Teacher's Play Heads Off-Off-Broadway

** ADVANCE FOR SUNDAY, AUG. 6 ** Steve Ray, left, portraying William Shakespeare and Seth Panitch, right, portraying Richard Burbage, rehearse a scene for Panitch's play, "Dammit, Shakespeare" Tuesday, July 25, 2006, in Tuscaloosa, Ala. Panitch
AP/Porfirio Solorzano, U of Ala.
It's not unusual for educators to dip into their own pockets to buy extra supplies or stay after class to help a bewildered student understand a tricky theory or pesky equation.

So when University of Alabama theater professor Seth Panitch landed a $5,000 grant from the school's Research Advisory Committee, he thought nothing of using the money to help create a priceless opportunity for some aspiring actors, directors and set designers at the school.

Thanks to Panitch, a small group of past and present students will go to New York Aug. 8-13 to perform his play "Dammit, Shakespeare!" at the 74-seat off-off-Broadway Urban Stages near Manhattan's Penn Station.

It's not quite Broadway, but it's a whole lot closer than the school's Allen Bales Theater, where the group recently performed a sneak preview that sold out all three nights, prompting department officials to request an Aug. 29-Sept. 1 encore.

"It immediately looks lovely on a resume, to say that you have worked in New York, since so few people get that opportunity," said actor Chris Hardin, a master's graduate who plays several roles in "Dammit," including a hilarious portrayal of Elizabethan actor Edward Alleyn.

Written by Panitch in 1996, "Dammit, Shakespeare!" centers on Shakespeare's relationship with Richard Burbage, the English actor who played many of his friend's major roles, including Richard III, Romeo, Macbeth and Lear. Actors segue into monologues from Shakespeare's works, including passages from "Romeo and Juliet," "Othello" and most notably "Hamlet," which contains the dialogue for the crux of the play — the envy and insecurity Shakespeare and Burbage experience on either side of the pen.

Polly Carl, producing artistic director of The Playwrights' Center in Minneapolis, said New York experience is a godsend for recent graduates, many of whom still find themselves struggling for their big-city debut several years after finishing school.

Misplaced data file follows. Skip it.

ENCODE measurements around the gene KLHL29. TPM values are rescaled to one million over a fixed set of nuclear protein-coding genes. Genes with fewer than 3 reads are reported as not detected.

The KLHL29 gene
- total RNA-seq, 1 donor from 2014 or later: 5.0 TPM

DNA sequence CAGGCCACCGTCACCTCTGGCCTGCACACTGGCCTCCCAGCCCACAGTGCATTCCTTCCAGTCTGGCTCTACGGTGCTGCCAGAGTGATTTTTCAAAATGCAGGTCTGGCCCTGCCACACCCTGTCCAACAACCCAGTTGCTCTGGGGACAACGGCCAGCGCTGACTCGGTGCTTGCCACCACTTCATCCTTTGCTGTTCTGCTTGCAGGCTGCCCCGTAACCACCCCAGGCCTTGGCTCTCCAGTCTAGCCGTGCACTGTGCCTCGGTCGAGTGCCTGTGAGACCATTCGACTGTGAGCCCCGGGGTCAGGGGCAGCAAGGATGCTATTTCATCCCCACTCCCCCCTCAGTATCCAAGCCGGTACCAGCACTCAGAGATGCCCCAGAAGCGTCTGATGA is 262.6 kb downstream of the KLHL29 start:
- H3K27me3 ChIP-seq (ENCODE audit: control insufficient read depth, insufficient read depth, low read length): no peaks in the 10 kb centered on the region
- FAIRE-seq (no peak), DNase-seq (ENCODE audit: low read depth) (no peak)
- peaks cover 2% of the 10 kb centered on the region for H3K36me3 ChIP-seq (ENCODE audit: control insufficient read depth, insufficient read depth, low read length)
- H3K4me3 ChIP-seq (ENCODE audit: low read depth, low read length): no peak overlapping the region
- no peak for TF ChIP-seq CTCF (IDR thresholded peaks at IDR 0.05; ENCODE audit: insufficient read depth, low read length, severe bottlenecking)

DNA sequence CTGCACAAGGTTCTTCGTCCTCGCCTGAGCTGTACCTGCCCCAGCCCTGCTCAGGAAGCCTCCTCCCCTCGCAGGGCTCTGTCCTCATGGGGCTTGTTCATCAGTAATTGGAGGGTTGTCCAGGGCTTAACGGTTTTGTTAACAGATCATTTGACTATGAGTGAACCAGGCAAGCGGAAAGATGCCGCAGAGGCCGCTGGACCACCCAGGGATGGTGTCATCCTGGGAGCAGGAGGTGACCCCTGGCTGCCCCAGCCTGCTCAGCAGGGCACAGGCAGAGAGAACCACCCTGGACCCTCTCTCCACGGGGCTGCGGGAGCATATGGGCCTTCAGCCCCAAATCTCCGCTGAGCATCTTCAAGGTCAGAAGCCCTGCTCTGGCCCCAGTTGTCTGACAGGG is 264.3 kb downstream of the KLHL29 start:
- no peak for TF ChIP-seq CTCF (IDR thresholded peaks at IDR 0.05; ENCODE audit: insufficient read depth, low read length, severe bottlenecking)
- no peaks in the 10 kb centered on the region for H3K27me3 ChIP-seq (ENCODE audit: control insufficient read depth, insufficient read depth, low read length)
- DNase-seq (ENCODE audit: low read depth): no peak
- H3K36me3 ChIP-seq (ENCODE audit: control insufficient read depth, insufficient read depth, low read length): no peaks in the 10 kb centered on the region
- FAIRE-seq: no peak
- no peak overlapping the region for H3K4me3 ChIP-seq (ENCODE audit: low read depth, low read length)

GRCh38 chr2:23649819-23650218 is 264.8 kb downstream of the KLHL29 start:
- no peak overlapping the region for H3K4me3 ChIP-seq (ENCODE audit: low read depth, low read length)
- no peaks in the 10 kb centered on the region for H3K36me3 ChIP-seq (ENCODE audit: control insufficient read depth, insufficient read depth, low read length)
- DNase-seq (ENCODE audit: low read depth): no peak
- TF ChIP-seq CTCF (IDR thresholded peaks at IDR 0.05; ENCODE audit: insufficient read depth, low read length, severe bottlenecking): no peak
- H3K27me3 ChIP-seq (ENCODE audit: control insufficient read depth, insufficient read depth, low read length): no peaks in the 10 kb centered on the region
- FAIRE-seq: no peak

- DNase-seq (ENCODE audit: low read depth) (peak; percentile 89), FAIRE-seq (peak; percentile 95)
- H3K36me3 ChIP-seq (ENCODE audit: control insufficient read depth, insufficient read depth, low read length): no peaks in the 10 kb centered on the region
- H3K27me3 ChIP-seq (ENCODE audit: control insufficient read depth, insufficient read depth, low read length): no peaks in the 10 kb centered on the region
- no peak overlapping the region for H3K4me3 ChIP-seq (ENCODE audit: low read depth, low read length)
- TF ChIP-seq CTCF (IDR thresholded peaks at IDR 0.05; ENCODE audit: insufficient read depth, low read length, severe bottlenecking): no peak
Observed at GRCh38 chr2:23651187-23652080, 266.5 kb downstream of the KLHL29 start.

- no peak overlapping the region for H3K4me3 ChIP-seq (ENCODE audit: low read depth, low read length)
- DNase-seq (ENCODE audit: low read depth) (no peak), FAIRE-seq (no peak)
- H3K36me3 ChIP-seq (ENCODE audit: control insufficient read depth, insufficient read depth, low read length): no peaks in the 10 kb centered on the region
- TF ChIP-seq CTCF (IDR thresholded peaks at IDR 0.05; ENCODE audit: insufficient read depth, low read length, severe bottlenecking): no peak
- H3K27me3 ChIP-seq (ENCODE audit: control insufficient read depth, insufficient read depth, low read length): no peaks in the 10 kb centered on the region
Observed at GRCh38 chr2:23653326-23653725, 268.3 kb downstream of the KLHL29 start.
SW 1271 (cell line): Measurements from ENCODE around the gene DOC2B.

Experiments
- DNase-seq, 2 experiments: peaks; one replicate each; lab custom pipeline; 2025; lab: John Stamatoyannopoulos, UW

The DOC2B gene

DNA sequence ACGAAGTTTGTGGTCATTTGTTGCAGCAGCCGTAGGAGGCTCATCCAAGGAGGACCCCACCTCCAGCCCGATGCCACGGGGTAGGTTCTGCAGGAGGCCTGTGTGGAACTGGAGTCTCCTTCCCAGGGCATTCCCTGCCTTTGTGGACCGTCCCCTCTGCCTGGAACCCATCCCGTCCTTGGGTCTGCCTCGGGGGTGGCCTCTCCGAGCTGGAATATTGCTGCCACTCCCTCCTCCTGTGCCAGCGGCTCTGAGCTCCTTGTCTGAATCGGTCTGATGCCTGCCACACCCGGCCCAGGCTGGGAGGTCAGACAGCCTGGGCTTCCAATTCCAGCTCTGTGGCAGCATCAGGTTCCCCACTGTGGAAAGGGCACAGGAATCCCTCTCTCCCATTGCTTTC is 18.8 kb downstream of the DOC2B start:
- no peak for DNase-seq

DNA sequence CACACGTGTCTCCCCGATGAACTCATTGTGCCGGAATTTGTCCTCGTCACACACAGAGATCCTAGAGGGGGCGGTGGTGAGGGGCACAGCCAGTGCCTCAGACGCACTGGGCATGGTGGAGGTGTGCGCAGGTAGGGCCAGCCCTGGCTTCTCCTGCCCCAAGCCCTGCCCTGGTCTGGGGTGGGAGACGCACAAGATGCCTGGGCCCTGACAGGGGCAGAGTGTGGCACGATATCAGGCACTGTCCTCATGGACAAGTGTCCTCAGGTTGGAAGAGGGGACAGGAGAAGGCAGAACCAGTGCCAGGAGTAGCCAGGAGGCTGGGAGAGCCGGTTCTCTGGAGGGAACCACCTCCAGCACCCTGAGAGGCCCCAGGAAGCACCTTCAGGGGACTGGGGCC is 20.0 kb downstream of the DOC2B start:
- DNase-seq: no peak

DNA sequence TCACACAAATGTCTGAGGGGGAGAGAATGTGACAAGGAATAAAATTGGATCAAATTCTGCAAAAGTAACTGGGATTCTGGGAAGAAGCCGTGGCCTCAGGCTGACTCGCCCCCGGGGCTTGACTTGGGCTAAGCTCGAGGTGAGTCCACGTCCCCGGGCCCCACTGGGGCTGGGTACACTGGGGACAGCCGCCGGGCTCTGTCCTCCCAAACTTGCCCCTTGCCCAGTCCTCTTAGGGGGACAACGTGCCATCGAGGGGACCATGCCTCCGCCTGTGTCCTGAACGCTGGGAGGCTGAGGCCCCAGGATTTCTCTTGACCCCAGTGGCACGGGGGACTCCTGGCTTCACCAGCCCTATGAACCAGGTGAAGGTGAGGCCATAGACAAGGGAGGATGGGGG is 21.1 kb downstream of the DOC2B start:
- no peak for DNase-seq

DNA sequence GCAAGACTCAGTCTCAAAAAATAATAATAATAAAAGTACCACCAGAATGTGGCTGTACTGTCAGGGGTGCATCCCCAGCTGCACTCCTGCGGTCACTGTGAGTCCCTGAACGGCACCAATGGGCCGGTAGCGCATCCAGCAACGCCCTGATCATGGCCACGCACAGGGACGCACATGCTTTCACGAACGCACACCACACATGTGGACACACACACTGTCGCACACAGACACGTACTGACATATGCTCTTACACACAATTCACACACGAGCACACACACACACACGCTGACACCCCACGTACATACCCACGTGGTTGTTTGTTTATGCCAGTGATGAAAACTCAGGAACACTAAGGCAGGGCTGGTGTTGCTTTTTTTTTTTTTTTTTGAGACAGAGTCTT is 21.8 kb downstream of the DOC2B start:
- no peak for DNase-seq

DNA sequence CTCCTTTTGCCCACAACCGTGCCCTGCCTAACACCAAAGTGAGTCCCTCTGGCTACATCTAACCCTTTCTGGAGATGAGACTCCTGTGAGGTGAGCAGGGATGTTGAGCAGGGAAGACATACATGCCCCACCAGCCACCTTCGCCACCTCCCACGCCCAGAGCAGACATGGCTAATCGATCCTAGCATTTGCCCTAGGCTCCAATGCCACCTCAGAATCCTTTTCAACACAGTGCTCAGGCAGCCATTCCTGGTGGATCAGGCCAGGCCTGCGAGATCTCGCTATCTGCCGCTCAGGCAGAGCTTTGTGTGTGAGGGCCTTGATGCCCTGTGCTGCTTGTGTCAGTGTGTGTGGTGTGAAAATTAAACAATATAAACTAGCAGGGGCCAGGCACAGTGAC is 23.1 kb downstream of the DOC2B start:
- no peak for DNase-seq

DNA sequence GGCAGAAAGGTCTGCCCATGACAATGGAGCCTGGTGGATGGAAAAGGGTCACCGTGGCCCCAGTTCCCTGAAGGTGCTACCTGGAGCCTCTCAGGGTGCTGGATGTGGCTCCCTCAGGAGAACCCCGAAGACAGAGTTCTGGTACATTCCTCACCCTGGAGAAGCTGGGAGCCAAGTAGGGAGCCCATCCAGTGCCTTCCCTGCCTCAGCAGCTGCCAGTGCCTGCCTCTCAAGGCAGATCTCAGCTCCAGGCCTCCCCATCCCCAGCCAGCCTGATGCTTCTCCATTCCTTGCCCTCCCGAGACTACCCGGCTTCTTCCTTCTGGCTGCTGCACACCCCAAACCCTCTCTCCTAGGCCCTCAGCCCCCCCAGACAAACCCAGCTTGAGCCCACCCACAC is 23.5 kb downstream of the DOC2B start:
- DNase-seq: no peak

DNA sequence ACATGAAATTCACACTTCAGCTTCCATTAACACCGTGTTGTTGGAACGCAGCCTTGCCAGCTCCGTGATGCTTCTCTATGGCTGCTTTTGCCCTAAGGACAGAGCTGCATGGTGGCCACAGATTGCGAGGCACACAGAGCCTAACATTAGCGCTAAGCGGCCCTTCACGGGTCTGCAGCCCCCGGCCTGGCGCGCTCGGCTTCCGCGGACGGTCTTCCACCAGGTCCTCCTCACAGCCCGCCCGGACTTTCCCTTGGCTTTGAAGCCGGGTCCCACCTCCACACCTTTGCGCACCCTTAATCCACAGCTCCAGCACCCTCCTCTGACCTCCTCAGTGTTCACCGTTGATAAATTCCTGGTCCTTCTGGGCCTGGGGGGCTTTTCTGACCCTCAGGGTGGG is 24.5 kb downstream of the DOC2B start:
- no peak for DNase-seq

While students often perform in New York through showcases or other projects, it's rare for a group to perform a piece written by their professor, rarer still for such a project to come from Alabama or other less theater-heavy places, Carl said.

The Tuscaloosa and New York runs are the sixth and seventh performances of the play, which has been professionally produced in Los Angeles, Whittier, Calif., Seattle, and New York, Panitch said. He's rewritten the script several times, and the current version is only about 90 percent the same as the original, which contained about 70 percent Shakespeare and 30 percent Panitch.

"That was the original composition, but I didn't know how to write at that time, I didn't understand the structure of the story and so the more I became confident with writing, the less I needed the other Shakespeare stuff," he said.

The seven-member cast includes four recent Master of Fine Arts graduates, a current graduate student, one undergraduate and Panitch as Burbage.

Zachary Michael Lawson, a set design student and the lone undergrad in the group, said he was nearly as shocked to find out his meager budget as he was to learn the show was headed to New York. But he welcomed the challenge of using limited resources to put together the high-quality set that had to morph for scenes including a jail, office and saloon. He accomplished the feat thanks to donations and penny-pinching.

"We're thrown into this situation where I've had to pick it up a notch and really bring it up to what a New York audience expects," Lawson said.

Theater professor Thomas Adkins handled the advertising for the show. He sent mailers to about 250 agents and casting directors, and invited critics from major New York newspapers.

Carl, while applauding efforts to offer as much exposure for the students as possible, cautions that those avenues can dole out beatings as well as boosts when it comes to theatrical reviews.

"Sometimes we try to put ourselves in New York too soon. Sometimes it can be great and sometimes it can be damaging," she said. "But I think with these being grad students, they should be ready."

Adkins, while agreeing that thrusting students onto the New York stage could be risky, said he didn't anticipate any negative effects.

"We're not there for long, so ultimately it can only really help us," he said. "I'm expecting glowing (reviews), but we'll take polite and helpful."